Besides some aspects such as demon or ancestral medicine, the roots of Chinese medicine practiced today developed approximately around 500 to 200 after the turn of the eras. After Zhou Dynasty the social and political structure of China collapsed. During the Warring States Period statesmen and philosophers were concerned with the question how to acquire happiness and well-being for both state and individual. Kongzi [Confucius] and Lao Zi, founders of Daoism and Confucianism, outlined two different paths on that quest, that both shaped Chinese thought as a whole as well as Chinese medicine up to the present moment.
Confucianism saw man’s salvation in the safeness of social structure. Hereinafter the individual is part of and tightly integrated into a system, finding both esteem and personal happiness in the fulfillment of his social role. Daoism, however, regarded the individual as part of a larger system, the course of the world, heaven and earth. In such a way detached from Confucianism’s earthly obligations, manners, customs and rituals, the individual finds happiness in merging with cosmos, in melting into Shen, cosmic mind. […]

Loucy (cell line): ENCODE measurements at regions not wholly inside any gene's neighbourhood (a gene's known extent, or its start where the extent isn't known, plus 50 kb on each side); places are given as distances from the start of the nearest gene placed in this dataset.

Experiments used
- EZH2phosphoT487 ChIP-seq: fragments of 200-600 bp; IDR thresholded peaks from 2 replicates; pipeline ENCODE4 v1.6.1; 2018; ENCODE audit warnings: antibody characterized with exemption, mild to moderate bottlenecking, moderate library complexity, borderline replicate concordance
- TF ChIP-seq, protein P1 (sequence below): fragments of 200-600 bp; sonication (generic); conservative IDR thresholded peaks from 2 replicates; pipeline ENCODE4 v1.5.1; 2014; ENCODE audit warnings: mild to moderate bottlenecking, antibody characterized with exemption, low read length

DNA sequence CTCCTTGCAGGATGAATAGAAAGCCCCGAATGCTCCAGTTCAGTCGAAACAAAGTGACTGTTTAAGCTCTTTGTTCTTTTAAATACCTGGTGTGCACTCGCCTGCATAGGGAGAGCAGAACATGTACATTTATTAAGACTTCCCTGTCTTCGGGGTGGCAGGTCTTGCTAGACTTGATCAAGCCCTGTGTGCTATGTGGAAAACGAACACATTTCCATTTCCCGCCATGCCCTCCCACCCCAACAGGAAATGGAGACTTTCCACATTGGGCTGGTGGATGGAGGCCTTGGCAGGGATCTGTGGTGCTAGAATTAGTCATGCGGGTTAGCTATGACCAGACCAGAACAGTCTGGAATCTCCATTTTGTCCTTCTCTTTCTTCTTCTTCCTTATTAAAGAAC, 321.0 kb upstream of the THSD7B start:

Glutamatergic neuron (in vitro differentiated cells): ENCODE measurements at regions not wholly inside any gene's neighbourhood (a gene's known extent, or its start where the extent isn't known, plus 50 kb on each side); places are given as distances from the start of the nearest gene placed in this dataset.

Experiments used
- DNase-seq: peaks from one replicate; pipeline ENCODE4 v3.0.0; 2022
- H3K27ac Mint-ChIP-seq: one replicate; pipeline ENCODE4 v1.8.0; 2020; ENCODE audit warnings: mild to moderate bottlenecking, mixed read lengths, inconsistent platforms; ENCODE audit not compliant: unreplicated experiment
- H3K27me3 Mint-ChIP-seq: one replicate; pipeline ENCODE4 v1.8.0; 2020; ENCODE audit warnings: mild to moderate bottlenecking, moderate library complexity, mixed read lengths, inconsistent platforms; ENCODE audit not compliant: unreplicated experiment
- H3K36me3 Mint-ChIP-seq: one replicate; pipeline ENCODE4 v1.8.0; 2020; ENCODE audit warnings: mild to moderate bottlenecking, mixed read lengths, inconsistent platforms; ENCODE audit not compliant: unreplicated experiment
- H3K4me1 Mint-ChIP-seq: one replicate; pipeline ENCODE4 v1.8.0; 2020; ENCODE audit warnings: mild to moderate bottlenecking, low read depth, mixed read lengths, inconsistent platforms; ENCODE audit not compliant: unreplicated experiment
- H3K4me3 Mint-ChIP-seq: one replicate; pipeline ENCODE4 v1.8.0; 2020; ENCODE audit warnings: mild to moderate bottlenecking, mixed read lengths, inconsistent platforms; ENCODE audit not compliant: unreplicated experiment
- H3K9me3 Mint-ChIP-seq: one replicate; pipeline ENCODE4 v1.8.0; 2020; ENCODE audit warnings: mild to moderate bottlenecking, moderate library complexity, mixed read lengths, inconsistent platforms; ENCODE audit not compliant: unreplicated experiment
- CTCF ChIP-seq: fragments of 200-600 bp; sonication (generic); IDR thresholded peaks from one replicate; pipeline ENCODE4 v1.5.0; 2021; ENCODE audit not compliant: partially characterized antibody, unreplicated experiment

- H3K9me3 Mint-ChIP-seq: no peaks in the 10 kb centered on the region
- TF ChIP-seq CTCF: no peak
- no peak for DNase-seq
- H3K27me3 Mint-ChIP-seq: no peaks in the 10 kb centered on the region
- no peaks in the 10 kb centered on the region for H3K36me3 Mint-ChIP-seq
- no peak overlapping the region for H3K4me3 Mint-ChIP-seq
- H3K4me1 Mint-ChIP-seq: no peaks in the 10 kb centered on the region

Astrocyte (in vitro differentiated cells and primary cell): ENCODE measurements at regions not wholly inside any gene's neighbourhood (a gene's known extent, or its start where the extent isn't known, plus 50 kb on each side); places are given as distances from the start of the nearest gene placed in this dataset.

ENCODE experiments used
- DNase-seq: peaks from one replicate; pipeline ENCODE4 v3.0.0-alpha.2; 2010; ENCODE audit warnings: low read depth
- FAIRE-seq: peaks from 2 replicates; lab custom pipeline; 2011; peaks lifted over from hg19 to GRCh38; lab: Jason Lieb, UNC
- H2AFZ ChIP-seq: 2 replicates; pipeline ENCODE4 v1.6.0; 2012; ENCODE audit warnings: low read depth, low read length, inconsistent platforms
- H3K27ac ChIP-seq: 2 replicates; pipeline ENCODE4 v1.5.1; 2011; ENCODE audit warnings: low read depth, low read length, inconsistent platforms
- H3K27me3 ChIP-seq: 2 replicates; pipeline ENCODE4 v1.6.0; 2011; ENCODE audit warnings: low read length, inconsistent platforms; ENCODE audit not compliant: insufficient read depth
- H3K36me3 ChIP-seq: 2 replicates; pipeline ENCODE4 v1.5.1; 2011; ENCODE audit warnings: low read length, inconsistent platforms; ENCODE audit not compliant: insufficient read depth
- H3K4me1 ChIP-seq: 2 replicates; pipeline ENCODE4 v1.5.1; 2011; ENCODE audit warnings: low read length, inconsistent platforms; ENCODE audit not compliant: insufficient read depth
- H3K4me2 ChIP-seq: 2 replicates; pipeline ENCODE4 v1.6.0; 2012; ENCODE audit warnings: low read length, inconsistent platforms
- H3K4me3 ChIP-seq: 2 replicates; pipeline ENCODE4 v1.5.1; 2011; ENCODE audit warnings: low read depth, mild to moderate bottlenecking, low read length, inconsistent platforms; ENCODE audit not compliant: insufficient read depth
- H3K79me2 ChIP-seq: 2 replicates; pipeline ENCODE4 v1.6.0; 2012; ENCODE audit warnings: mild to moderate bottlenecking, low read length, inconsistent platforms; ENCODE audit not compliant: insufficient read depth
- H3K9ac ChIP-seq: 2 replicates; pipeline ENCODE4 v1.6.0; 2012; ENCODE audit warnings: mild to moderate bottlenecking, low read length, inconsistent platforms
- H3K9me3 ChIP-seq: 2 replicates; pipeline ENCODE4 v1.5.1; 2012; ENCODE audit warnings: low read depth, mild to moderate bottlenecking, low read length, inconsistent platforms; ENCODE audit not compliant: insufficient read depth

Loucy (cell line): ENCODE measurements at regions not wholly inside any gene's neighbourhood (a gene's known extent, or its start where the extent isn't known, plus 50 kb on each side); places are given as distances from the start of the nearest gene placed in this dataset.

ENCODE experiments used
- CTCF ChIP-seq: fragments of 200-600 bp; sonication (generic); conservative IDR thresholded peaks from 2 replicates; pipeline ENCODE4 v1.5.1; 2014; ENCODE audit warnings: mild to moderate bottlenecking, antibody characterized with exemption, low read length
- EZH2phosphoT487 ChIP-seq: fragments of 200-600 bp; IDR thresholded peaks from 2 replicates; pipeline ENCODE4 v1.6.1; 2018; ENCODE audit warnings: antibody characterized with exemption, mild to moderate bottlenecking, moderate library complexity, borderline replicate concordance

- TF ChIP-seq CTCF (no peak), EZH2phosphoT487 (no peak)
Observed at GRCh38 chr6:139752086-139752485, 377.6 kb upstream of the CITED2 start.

Even though these views regarding man are quite opposite, they both have their place in Chinese history as well as in Chinese medicine[. …] The Daoist ideas in some sections of Suwen [Huangdi Neijing, part 1] (such as the concept of longevity, chapter 1) are supplemented by very Confucian ideas of man as a microcosm of the state with ministers and officials (such as chapter 8). Lorenzen 2000, 219
Lorenzen, Udo. 2000. Die Wandlungsphasen Der Traditionellen Chinesischen Medizin: Wasser. 5 Wasser. München: Müller & Steinicke.